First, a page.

Wall Coverings


S

sashka pozzetti

Guest
I couldn't find anywhere better to ask this, so here goes. I am interested in the wallpaper used on the ship. What I am wondering is , is it definitely wallpaper, not fabric stretched.If it is wallpaper, (I have no idea one way or the other) how did they glue it down, so that wouldn't peel off, with all the exposure to damp air? I have recently stripped some Edwardian paper, and it had been waterproofed with what seemed like varnish. Was this done in other parts of the ship? I then started wondering what the walls were made of on the ship, under the wallpaper. Does anyone know, or can tell me of a thread where this is discussed? Thanks!!!

[Moderator's Note: This message, originally posted to a thread in the "Cabin Number" topic, has been moved here and set up as a separate thread. MAB]
 
Dec 7, 2000
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Sashka,

There was very little "wallpaper" on Titanic. Unless my sources are incorrect, there were six cabins that had silk damask 'wallpaper' and six cabins that had lincrusta 'wallpaper' - which essentially was like vinyl or linoleum, but on the wall. They would have had a wooden backing, as most of the paneling and partitioning was wooden. As far as I know, there were no other areas (other than the 12 staterooms) that utilized wallpaper.

Daniel.
 
Jan 7, 2002
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One detail I notiiced on 'The Big Piece' was there was quite a bit of horsehair and plaster material still affixed to the D deck partition, and D deck porthole rims- all that material was apparently water blasted off during conservation- I suspect that the horsehair material was between the metal of hull and any wooden panels....
 
S

sashka pozzetti

Guest
Ah, I know about Lincrusta, as I used to have it in my own house. It is thick lino putty that is put through patterned rollers to make 3D patterns. It is held together on a paper backing, which you have to stick onto a paper lining which is hung across the wall in the opposite direction.. I think the wallpaper guy had to use a special adhesive because the paper was very heavy, but when it had dried it was very hardwearing, and could be painted any colour. It was originally used a lot in low areas, below the chair rail, which were subject to being knocked and hit. I suppose there may have been plaster on the ceilings, where photographs show ornate patterns, unless this was tin. I don't see why there might not be a bit of plaster in the best rooms, unless the rooms 'moved' and it would have cracked too much. I don't know about movement in a ship. Could the silk damask have been a wall covering (actual stretched fabric) and not a paper? or is it definitely paper?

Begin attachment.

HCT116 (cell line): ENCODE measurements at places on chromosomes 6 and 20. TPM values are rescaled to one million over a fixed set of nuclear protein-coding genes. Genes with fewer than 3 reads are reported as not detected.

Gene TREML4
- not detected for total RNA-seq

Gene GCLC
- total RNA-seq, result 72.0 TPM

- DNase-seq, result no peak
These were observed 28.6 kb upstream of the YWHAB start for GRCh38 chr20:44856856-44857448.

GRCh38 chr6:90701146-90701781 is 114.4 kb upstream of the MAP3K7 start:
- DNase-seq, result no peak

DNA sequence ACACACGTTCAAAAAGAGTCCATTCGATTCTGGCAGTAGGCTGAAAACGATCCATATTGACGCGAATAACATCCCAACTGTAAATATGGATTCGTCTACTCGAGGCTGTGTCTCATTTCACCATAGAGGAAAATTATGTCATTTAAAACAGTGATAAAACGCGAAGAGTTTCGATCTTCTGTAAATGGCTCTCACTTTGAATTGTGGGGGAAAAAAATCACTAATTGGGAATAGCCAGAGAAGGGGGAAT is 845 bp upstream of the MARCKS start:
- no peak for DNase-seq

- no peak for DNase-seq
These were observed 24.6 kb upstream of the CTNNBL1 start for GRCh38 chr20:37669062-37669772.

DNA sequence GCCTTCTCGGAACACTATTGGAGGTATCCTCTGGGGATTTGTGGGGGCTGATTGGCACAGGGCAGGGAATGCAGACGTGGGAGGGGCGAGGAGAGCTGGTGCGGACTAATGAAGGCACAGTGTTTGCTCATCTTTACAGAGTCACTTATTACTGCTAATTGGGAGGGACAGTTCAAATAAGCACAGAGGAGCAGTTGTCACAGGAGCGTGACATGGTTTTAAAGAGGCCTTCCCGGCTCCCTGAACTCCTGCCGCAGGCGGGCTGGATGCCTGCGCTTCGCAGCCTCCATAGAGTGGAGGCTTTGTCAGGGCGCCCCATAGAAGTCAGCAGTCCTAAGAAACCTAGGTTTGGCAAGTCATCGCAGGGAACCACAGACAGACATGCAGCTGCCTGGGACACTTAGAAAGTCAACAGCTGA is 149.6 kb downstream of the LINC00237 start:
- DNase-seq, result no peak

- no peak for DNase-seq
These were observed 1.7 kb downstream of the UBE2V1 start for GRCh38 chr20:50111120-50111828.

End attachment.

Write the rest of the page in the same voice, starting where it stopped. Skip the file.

Dec 7, 2000
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Sashka

I don't think it was paper - it would have been silk.

As for the D Deck part of the "Big Piece", wasn't that part of the plate room - or from some section of the D Deck gally/pantry areas (I'm not home to check my plans). In which case, there would have been nothing ornate about the room it originally belonged to.

Daniel.
 
S

sashka pozzetti

Guest
I was not thinking about the big piece, though it sounds like it was plaster attached, I was just looking at photos of some of the ceilings. If it was just silk damask, not actual wallpaper, it would have been stretched on batons.
 

Helena Brazil

Member
Jul 22, 2016
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Hi all

I found this thread online and I know its a little out of date but was wondering if anyone out there has any further information on the use of Lincrusta on Titanic?

I am a masters student and looking to write a research report on Lincrusta and am very interested in your conversation. David Klistorner, you mentioned records for 6 cabins that had lincrusta? Where would I find more information regarding this? Most notably the design and location within the boat?

Also does anyone know of any surviving or salvaged examples? Actually any information on Lincrusta would be fantastic.

Many Thanks to you all in anticipation
 

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